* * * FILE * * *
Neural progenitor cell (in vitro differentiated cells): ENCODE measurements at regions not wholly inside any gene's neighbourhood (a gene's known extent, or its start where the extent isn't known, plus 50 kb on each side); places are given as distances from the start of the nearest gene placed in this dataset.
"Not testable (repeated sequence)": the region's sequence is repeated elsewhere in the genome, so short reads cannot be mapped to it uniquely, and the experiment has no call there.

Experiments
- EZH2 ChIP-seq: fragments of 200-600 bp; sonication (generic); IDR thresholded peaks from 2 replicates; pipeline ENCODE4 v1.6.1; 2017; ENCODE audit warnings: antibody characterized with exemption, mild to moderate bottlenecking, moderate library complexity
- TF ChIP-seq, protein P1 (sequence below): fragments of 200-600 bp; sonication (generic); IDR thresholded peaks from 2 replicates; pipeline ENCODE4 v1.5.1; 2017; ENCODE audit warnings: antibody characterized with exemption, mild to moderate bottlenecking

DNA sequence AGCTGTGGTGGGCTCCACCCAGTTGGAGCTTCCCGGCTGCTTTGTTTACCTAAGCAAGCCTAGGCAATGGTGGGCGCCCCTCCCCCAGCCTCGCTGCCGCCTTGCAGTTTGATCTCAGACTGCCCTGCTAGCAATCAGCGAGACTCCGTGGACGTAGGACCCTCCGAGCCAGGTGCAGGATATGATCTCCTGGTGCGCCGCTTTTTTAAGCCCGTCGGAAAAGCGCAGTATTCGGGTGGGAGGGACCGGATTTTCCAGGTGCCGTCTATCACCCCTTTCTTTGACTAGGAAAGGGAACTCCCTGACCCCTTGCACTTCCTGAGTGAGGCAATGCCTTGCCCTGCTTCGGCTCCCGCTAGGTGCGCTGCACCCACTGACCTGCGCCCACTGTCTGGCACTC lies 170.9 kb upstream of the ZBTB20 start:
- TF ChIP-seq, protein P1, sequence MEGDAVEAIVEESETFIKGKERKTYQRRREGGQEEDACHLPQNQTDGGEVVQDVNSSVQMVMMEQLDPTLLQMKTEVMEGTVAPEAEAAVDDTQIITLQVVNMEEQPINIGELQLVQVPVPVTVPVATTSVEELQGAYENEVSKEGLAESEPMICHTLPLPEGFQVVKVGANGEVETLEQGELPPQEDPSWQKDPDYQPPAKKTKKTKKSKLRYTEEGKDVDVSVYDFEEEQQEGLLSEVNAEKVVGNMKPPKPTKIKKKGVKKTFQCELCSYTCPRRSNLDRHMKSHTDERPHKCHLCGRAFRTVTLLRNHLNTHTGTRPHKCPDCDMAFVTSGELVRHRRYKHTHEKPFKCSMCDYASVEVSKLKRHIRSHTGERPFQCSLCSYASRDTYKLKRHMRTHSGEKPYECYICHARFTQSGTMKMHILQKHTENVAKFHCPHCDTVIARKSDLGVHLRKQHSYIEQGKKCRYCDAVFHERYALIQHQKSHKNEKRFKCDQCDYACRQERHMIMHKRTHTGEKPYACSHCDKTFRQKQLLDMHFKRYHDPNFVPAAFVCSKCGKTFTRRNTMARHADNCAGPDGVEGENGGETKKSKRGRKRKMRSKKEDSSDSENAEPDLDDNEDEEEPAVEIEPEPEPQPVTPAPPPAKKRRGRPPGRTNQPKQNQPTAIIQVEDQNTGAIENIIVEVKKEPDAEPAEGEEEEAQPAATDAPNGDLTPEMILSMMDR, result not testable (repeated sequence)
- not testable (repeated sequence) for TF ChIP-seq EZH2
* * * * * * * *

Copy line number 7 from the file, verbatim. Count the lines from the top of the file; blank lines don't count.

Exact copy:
- TF ChIP-seq, protein P1, sequence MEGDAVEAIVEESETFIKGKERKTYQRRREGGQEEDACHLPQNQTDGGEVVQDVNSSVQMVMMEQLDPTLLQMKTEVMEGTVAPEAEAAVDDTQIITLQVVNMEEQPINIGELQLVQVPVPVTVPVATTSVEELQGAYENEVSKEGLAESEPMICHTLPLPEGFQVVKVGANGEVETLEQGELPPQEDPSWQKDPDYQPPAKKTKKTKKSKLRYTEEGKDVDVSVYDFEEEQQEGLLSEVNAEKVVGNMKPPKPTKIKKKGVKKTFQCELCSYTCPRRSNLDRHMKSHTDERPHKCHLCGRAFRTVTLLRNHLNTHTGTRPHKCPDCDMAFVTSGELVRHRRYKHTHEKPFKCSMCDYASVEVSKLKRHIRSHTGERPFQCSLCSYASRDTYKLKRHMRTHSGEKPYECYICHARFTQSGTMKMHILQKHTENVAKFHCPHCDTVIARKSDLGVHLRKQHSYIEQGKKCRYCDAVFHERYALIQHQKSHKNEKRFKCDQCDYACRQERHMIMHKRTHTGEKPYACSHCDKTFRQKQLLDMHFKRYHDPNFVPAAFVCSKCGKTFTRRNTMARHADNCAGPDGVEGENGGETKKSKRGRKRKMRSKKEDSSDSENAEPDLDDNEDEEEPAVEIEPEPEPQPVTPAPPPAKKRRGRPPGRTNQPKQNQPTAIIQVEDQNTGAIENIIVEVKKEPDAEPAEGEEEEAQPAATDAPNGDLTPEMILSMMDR, result not testable (repeated sequence)